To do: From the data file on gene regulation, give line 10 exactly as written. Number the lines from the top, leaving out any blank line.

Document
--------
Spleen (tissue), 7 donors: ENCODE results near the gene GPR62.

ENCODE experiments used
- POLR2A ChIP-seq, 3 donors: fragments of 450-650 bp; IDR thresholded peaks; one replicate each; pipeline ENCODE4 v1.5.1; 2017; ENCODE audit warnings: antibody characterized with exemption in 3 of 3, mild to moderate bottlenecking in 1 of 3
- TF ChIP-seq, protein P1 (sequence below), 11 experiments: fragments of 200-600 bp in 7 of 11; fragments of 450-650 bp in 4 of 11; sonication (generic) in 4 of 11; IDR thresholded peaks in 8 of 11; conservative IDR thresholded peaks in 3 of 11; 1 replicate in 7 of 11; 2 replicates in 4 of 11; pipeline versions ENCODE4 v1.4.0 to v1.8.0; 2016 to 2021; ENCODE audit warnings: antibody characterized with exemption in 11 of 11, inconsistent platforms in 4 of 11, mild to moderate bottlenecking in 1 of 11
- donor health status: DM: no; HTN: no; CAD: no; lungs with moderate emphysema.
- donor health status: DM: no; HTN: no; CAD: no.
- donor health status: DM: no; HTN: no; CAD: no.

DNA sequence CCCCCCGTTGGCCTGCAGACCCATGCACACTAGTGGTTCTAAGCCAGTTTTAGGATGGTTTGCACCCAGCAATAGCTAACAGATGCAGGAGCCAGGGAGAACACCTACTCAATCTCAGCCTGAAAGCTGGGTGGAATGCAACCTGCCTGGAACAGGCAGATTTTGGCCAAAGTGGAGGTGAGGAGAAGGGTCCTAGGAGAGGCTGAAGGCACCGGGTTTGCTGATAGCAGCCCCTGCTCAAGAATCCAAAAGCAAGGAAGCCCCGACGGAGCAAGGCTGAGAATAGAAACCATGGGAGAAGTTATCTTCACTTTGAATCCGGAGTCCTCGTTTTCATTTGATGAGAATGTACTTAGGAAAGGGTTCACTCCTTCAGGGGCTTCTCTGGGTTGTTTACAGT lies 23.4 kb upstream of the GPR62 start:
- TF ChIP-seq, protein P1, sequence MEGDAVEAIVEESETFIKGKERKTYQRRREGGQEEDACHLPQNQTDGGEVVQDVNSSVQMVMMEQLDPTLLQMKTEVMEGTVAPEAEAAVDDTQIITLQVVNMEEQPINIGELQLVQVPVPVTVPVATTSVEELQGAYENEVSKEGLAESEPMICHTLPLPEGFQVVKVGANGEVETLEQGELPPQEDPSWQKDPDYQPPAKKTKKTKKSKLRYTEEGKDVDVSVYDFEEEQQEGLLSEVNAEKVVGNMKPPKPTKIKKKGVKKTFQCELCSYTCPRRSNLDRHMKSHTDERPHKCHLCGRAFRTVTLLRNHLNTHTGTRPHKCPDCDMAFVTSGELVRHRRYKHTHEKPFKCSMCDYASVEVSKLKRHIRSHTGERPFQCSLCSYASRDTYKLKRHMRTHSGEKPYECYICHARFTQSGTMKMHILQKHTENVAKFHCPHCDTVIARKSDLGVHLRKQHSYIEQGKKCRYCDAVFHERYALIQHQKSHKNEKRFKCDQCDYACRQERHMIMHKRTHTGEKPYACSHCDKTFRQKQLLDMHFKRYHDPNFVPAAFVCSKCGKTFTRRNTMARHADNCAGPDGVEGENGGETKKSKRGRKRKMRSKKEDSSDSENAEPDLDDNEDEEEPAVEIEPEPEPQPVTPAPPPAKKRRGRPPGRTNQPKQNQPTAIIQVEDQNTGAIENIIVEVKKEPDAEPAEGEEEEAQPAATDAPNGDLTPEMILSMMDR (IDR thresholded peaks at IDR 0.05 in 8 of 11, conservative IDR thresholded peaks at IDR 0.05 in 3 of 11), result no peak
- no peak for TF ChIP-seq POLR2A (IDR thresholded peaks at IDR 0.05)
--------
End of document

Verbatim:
- no peak for TF ChIP-seq POLR2A (IDR thresholded peaks at IDR 0.05)